Well, the first two episodes are in and I have to say the new Twin Peaks is magnificent. Absolutely magnificent. And what’s more, it’s a return not just to Twin Peaks but to the David Lynch of pretty much all his movies, including Eraserhead. Although maybe not Dune (Hal yawm!).
Directed entirely by David Lynch, the new SHOWTIME 18-part limited event series picks up 25 years after the inhabitants of a quaint northwestern town were stunned when their homecoming queen Laura Palmer was shockingly murdered. TWIN PEAKS is written and executive produced by series creators David Lynch and Mark Frost, and is executive produced by Sabrina S. Sutherland.
Is it any good?
The pacing’s slightly off compared to modern shows, but honestly, I can’t remembering loving the first couple of episodes of show as much as this since Hannibal.
The worry, of course, was that the show was going to be just cameos from much-loved characters. And indeed, practically everyone from the original show does indeed appear in the first two episodes. A few are missing, including Sheriff Truman, but Laura Palmer, Shelly Johnson, Leyland Palmer, Ben Horne, Lucy Moran, Nadine Hurley et al all show up and not just for the sake of showing up – they’re all integral in some way or other.
But for the most part, this is all about Cooper (or should I say Bob?) and what he’s been up for the past 25 years, as well as setting the scene for a whole bunch of new characters. Most of the action in fact takes place outside of Twin Peaks in Buckhorn, North Dakota and New York, where we meet characters such as Matthew Lillard (The Bridge, Homeland)’s high school principal, accused of killing a librarian he hardly knows. His fingerprints are all over the apartment but he says he never went there… except in a dream.
Dreams are the unifying theme to much of Lynch’s work (The Straight Story escapes that analysis, except as a pure dream, rather than Lynch’s fondness for nightmares) and while tonally, a lot of the small town action does have qualities of The Straight Story, with earnest, nice people being nice and amusing, these first two episodes are really out to terrify you. There’s a college student paid to sit and stare at a large transparent box all day, every day, while it’s being constantly filmed by cameras. Will something ever show up inside the box? Good question. Yes, and by God, it’s terrifying.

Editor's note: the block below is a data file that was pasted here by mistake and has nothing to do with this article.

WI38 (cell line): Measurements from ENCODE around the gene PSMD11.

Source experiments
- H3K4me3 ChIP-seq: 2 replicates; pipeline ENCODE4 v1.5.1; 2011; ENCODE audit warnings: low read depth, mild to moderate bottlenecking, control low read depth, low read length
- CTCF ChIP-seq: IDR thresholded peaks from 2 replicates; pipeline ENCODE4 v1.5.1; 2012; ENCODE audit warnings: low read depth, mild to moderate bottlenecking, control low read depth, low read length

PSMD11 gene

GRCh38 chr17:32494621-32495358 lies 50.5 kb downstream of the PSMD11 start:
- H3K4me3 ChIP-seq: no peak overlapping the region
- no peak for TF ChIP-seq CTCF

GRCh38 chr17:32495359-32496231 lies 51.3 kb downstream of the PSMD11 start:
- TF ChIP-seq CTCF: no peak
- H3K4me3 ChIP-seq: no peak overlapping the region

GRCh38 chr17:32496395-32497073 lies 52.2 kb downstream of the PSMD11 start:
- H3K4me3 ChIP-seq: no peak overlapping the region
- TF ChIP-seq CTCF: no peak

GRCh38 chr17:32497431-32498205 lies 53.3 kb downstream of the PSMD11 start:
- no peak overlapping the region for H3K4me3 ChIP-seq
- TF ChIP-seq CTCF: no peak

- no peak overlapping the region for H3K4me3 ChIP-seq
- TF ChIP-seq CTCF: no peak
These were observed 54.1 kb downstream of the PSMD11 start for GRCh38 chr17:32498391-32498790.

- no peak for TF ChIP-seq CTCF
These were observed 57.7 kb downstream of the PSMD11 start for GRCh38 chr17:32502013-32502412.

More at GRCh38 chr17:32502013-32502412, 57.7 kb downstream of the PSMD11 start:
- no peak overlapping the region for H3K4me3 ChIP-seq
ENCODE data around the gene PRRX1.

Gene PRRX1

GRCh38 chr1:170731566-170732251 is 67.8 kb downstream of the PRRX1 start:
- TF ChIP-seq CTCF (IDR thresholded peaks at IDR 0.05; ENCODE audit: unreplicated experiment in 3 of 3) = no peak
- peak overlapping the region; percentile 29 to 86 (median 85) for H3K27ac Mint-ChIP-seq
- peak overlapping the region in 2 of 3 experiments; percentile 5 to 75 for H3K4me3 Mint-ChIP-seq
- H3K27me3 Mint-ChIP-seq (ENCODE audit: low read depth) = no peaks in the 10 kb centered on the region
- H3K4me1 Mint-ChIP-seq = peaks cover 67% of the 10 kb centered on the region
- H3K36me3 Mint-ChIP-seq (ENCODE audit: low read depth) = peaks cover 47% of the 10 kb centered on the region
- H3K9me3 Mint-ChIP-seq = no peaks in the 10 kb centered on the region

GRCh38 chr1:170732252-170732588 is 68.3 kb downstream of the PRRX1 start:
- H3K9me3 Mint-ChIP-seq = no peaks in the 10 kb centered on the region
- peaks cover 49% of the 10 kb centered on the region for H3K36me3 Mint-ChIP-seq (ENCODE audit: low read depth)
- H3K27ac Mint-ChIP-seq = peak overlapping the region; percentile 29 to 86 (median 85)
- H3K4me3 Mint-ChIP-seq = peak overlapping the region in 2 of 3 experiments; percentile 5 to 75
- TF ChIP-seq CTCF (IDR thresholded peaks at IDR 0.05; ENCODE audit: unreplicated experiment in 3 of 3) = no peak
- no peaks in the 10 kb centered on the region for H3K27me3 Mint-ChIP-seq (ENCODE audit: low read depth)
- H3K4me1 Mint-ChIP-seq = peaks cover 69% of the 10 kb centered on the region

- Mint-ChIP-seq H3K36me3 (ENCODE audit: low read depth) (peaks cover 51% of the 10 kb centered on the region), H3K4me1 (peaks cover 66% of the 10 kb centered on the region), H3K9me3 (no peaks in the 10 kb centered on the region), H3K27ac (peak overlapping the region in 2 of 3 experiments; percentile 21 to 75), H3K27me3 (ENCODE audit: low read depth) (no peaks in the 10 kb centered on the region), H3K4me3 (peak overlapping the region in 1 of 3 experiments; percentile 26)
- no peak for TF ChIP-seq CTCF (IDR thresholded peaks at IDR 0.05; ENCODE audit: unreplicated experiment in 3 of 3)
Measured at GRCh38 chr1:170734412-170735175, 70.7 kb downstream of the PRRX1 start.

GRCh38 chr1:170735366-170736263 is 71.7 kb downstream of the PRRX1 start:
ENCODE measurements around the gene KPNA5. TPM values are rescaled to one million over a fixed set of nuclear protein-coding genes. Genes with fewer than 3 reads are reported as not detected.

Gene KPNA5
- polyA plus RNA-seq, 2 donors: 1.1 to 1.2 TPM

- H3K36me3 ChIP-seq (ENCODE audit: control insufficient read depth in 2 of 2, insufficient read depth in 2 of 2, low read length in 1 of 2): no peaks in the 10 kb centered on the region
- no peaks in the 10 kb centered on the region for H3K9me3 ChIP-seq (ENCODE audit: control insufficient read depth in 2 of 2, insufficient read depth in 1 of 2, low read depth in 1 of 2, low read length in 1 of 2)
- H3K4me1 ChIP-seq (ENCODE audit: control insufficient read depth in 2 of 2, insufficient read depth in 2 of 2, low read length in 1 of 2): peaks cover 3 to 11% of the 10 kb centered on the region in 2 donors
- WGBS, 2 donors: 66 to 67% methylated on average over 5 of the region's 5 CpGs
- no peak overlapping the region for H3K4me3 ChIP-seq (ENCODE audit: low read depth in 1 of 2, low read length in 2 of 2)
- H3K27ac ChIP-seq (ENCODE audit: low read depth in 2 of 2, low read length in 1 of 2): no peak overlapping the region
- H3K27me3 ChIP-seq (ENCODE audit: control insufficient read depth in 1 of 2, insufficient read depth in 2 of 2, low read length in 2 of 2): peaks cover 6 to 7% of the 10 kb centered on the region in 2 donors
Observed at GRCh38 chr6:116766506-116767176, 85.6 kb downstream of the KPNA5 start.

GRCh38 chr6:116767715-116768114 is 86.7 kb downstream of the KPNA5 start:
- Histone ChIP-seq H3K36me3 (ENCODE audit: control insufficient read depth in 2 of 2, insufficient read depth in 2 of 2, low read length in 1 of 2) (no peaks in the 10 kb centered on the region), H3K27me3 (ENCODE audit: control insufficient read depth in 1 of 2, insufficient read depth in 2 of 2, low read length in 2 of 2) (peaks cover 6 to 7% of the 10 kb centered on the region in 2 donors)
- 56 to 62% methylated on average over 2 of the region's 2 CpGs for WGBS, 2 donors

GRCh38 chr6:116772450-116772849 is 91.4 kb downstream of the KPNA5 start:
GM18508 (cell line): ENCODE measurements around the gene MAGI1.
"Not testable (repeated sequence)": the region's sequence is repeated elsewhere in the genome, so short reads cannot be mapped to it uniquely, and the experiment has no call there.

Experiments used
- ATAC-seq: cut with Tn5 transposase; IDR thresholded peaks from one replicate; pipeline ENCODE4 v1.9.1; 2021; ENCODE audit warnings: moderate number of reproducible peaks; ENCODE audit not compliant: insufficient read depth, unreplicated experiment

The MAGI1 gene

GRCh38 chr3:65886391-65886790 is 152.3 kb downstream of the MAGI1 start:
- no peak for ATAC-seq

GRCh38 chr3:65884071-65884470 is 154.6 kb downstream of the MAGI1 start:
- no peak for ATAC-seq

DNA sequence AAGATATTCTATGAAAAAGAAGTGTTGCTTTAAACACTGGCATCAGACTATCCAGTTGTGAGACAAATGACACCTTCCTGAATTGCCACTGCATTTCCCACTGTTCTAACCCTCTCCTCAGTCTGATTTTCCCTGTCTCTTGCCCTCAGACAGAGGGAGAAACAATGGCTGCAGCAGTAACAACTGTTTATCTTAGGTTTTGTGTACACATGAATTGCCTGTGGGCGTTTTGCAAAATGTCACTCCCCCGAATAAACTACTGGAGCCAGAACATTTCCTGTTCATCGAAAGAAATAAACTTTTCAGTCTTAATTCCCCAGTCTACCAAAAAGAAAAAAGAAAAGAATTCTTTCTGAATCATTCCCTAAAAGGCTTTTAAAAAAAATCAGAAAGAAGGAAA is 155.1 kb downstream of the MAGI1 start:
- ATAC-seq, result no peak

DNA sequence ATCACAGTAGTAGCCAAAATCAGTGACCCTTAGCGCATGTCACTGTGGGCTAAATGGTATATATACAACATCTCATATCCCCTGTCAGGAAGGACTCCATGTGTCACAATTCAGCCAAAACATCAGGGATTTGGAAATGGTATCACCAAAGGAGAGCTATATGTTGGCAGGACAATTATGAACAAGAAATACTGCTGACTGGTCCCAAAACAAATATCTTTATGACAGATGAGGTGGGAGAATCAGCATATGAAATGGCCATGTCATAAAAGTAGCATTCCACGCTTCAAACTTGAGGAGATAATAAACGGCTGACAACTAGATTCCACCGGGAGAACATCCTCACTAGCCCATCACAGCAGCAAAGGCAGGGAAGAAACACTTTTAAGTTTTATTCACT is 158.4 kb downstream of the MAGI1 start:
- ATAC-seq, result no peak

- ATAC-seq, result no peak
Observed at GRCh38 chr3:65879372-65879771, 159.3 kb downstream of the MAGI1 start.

However, that’s relatively tame stuff compared to the bulk of episode two, which pulls in elements of Lost Highway, Eraserhead and more to give us more or less an extended dream sequence inside the Black Lodge. And I mean an actual dream, with its own logic, rather than Inception or Falling Water dreaming. It’s actually genuinely disturbing and unsettling, much like a Buñuel film, while still being obviously Lynchian. You can follow it if you think of it as a dream (“This is the evolution of the arm… This is what the arm sounds like”) and imagine how much a tree looks like a nervous system and vice versa. Then it makes sense.
As a disturbing vision of a world that only makes sense when seen through the prism of dreams, Twin Peaks: The Return is perfect Lynch, the best he’s been in many years. I so hope the rest of the series doesn’t disappoint. We’ve so many more characters to show up, so much more story to see.
Will we get long-promised answers to burning questions? I honestly don’t care. I just want more of Lynch.